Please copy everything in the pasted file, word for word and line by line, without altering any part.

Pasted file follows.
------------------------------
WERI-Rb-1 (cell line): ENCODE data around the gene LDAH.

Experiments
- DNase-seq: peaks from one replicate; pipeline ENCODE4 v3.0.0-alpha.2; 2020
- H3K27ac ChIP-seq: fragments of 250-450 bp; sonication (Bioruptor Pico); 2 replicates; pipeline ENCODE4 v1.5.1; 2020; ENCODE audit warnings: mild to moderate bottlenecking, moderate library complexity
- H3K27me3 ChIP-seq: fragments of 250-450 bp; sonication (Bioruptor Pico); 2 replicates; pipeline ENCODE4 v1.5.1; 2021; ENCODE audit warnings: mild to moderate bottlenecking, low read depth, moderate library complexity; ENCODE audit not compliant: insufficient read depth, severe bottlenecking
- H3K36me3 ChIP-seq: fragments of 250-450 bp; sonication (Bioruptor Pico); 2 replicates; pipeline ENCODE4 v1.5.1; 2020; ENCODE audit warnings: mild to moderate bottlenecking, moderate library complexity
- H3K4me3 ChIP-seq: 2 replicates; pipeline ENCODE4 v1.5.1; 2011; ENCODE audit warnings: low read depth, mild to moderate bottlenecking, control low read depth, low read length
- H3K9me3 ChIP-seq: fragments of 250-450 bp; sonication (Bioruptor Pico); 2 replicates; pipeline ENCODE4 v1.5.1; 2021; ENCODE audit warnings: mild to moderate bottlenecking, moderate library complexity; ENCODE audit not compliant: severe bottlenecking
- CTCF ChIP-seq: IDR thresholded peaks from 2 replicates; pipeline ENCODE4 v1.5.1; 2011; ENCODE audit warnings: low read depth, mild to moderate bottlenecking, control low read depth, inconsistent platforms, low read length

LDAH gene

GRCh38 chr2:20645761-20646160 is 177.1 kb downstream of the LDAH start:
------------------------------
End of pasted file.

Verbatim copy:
WERI-Rb-1 (cell line): ENCODE data around the gene LDAH.

Experiments
- DNase-seq: peaks from one replicate; pipeline ENCODE4 v3.0.0-alpha.2; 2020
- H3K27ac ChIP-seq: fragments of 250-450 bp; sonication (Bioruptor Pico); 2 replicates; pipeline ENCODE4 v1.5.1; 2020; ENCODE audit warnings: mild to moderate bottlenecking, moderate library complexity
- H3K27me3 ChIP-seq: fragments of 250-450 bp; sonication (Bioruptor Pico); 2 replicates; pipeline ENCODE4 v1.5.1; 2021; ENCODE audit warnings: mild to moderate bottlenecking, low read depth, moderate library complexity; ENCODE audit not compliant: insufficient read depth, severe bottlenecking
- H3K36me3 ChIP-seq: fragments of 250-450 bp; sonication (Bioruptor Pico); 2 replicates; pipeline ENCODE4 v1.5.1; 2020; ENCODE audit warnings: mild to moderate bottlenecking, moderate library complexity
- H3K4me3 ChIP-seq: 2 replicates; pipeline ENCODE4 v1.5.1; 2011; ENCODE audit warnings: low read depth, mild to moderate bottlenecking, control low read depth, low read length
- H3K9me3 ChIP-seq: fragments of 250-450 bp; sonication (Bioruptor Pico); 2 replicates; pipeline ENCODE4 v1.5.1; 2021; ENCODE audit warnings: mild to moderate bottlenecking, moderate library complexity; ENCODE audit not compliant: severe bottlenecking
- CTCF ChIP-seq: IDR thresholded peaks from 2 replicates; pipeline ENCODE4 v1.5.1; 2011; ENCODE audit warnings: low read depth, mild to moderate bottlenecking, control low read depth, inconsistent platforms, low read length

LDAH gene

GRCh38 chr2:20645761-20646160 is 177.1 kb downstream of the LDAH start: